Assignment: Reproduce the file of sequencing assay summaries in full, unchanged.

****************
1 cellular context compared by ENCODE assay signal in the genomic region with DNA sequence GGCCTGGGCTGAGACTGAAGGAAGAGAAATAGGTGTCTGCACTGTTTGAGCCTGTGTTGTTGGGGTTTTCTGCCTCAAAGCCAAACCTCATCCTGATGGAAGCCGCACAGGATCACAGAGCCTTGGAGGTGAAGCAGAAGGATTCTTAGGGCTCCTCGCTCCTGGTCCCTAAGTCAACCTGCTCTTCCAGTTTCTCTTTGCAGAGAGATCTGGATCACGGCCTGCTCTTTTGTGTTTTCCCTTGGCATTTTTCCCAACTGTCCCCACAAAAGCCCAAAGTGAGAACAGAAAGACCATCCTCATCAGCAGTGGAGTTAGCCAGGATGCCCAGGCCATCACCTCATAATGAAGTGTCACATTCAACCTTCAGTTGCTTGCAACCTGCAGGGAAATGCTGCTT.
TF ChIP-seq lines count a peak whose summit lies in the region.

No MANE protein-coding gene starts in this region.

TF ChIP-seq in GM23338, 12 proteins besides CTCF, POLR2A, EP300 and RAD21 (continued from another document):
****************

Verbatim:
1 cellular context compared by ENCODE assay signal in the genomic region with DNA sequence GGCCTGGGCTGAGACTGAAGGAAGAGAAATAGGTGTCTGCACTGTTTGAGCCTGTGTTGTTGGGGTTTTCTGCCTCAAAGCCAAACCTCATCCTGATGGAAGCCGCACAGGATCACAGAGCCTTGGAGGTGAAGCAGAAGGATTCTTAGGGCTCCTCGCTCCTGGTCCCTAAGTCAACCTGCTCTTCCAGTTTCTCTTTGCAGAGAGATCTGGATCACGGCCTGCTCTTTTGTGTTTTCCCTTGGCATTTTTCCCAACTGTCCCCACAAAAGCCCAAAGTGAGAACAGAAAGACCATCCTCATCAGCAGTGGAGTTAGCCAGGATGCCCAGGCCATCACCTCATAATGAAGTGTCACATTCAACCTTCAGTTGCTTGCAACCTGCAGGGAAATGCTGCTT.
TF ChIP-seq lines count a peak whose summit lies in the region.

No MANE protein-coding gene starts in this region.

TF ChIP-seq in GM23338, 12 proteins besides CTCF, POLR2A, EP300 and RAD21 (continued from another document):